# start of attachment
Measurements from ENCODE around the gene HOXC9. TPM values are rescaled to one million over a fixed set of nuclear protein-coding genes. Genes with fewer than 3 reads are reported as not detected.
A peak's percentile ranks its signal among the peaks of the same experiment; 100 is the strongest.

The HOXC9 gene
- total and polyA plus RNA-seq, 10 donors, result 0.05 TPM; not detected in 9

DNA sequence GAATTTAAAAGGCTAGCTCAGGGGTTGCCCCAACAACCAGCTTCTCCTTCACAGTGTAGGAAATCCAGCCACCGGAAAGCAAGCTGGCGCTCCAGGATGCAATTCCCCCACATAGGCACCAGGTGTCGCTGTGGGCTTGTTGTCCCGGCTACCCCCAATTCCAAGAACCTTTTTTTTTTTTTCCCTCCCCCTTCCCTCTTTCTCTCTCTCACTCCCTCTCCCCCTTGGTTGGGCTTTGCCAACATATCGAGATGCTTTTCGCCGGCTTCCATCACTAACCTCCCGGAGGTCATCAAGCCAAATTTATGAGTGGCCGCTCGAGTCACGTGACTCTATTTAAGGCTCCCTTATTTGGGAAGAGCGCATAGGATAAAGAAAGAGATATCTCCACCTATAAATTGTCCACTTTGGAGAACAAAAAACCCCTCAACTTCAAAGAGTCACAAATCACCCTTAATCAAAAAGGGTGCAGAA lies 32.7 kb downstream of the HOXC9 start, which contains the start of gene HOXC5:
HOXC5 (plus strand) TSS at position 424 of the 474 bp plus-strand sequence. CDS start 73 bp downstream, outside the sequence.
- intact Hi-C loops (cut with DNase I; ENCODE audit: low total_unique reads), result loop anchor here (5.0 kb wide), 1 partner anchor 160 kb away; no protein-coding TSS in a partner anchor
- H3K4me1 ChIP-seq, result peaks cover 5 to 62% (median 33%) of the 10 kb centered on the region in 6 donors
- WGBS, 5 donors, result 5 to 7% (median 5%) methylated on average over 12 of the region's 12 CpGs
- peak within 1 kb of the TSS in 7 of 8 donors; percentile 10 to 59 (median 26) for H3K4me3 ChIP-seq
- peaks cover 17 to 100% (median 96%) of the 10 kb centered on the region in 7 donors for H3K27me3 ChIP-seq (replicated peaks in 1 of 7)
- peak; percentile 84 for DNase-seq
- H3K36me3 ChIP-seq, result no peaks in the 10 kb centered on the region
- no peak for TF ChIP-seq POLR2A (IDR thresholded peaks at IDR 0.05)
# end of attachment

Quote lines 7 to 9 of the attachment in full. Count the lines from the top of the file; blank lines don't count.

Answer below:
- intact Hi-C loops (cut with DNase I; ENCODE audit: low total_unique reads), result loop anchor here (5.0 kb wide), 1 partner anchor 160 kb away; no protein-coding TSS in a partner anchor
- H3K4me1 ChIP-seq, result peaks cover 5 to 62% (median 33%) of the 10 kb centered on the region in 6 donors
- WGBS, 5 donors, result 5 to 7% (median 5%) methylated on average over 12 of the region's 12 CpGs